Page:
Southeast Asians in America: Helping a Karen refugee family forge a new life

The Straits Times journalist Sharon Loh with the youngest Htoo children, Juno and Janne, both 8, at a cross country practice in March last year.
The Straits Times journalist Sharon Loh with the youngest Htoo children, Juno and Janne, both 8, at a cross country practice in March last year.PHOTO: ST FILE

North Carolina - My friends, the Htoo family, moved to Chapel Hill in North Carolina less than a year after we did.

But while we arrived from Singapore to start our new lives in America with most of our worldly possessions in a 20-ft container, they came from Thailand with a few clothes and nothing else.

Karen refugees fleeing oppression by Myanmar's military junta, Hsa K'Pru and Chu, both now 41, had met and married in a camp in Thailand. They lived in the camp for years, bearing five children, until the United Nations sponsored their passage to the United States.

At the airport in Bangkok, the family were each given a pair of shoes, a pair of socks and a jacket. It was March 5, 2009, and it would be cold in New York, where they were to arrive.

In fact, it was freezing, remembers Julia Htoo, now 19. Her sister, Jewellery, now 21 and the oldest child, remembers how bad the socks smelt by the time they got to North Carolina, a day later.

But it was a small price to pay for a new life, in a new country.

There was more hardship to come.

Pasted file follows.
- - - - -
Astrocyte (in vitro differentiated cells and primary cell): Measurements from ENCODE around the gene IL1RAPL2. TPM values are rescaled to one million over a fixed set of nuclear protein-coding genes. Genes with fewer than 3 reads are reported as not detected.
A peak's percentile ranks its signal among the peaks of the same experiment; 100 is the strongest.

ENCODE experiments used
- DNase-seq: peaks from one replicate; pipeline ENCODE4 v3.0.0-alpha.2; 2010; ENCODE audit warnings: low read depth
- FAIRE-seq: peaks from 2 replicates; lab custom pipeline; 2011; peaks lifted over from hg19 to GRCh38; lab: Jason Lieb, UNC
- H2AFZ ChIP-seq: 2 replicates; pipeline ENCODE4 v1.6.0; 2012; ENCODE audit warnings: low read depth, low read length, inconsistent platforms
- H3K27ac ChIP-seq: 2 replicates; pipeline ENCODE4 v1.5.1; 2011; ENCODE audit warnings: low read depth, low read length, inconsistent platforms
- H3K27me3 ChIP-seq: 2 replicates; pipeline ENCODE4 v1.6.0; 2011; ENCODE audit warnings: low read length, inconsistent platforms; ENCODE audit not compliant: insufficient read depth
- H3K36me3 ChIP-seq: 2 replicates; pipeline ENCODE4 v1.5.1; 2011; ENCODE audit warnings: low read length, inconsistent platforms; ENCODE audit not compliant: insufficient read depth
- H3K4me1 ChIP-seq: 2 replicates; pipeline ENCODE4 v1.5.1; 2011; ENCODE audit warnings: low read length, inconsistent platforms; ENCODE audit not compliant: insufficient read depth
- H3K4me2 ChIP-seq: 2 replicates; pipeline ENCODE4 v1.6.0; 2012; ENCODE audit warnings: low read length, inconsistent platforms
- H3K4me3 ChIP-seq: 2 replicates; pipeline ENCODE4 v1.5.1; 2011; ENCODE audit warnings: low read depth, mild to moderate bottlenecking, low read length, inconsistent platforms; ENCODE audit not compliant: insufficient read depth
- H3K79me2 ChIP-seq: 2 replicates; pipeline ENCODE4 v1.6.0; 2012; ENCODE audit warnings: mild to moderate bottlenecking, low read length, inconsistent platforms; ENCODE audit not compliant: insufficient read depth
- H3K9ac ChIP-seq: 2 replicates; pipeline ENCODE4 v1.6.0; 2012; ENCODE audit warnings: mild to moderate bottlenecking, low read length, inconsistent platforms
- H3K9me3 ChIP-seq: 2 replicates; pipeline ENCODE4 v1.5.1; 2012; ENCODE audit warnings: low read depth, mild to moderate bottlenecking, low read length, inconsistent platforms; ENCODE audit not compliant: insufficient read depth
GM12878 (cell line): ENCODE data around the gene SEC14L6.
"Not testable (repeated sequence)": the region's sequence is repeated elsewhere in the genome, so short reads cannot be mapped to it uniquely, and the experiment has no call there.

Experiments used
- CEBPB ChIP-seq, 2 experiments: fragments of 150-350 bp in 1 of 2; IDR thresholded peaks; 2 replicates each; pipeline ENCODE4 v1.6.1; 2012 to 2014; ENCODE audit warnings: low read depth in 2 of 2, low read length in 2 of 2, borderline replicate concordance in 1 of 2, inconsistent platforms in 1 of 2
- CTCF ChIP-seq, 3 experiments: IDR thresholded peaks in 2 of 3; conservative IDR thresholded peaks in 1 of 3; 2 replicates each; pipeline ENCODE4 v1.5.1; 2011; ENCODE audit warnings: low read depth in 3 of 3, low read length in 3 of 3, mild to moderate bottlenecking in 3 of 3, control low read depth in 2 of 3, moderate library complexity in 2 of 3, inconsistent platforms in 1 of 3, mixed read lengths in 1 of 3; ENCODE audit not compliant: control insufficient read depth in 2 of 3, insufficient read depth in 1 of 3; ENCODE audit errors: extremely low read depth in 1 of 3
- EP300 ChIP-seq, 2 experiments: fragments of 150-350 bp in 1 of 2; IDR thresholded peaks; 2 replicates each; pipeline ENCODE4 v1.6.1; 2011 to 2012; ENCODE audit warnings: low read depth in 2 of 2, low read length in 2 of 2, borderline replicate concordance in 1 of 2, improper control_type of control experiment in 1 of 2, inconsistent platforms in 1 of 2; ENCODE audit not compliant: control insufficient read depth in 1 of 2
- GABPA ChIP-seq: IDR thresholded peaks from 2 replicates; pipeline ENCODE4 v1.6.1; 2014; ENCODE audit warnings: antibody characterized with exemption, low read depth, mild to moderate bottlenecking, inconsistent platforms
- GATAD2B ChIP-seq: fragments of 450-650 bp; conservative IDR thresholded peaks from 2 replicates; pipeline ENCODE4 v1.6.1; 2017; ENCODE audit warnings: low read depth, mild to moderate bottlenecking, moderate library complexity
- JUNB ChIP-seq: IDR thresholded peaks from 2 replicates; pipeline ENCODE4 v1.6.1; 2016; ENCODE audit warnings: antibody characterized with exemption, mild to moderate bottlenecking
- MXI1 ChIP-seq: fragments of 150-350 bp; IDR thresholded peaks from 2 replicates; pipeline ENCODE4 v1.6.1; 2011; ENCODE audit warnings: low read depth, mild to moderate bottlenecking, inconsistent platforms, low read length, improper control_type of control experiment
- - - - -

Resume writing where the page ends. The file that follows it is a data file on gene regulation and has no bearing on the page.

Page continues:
In their first week, the family of seven lived in a two-room apartment with five relatives until they got their own place.

The state pays for rent and utilities and provides food stamps for the first three months but apart from that, refugee families are on their own. Often, volunteers step in to plug the gaps.

Mr Htoo landed a job in a chicken processing plant in a town two hours' drive away. Later, a volunteer helped him get a job with a pool maintenance company.

For the next year, someone came nearly every day to help the children with schoolwork. Most of these helping hands were university undergraduates.

"They helped a lot," said Jewellery. "We didn't know any English."

I met them three years ago, when I signed up to volunteer with a group, the Refugee Community Partnership, working with families from Myanmar in Chapel Hill.

It felt right for me to help. After all, we both had come from Southeast Asia.

Based on 2010 figures, there are some 700 to 1,000 refugees from Myanmar living in this county of North Carolina.

Though the Htoos had lived for several years in Chapel Hill by then, they still could use a hand from someone conversant in English. My task was to befriend the family and help them in any way I could.

I started visiting once a week, sorting through mail, helping the younger children with homework and taking them to the library, advocating for them to the schools. I helped navigate forms that ranged from applying for after school care and soccer programmes, to documents for a home purchase.

Over time, things have moved forward for the Htoos. Today, they are new citizens, with jobs for both parents and the two oldest girls, who are in community college at the same time, taking courses in education and accountancy. They have a hopeful future, one they built themselves, but with helping hands from members of the community who asked nothing in return.

As for me, I started out with the intention of giving help but have come away far richer, with their friendship.

This story is part of Causes Week, which returns this year for the fifth time, from Dec 5 to 11, showcasing initiatives addressing issues such as disabilities, animal welfare, abuse, poverty and the elderly.

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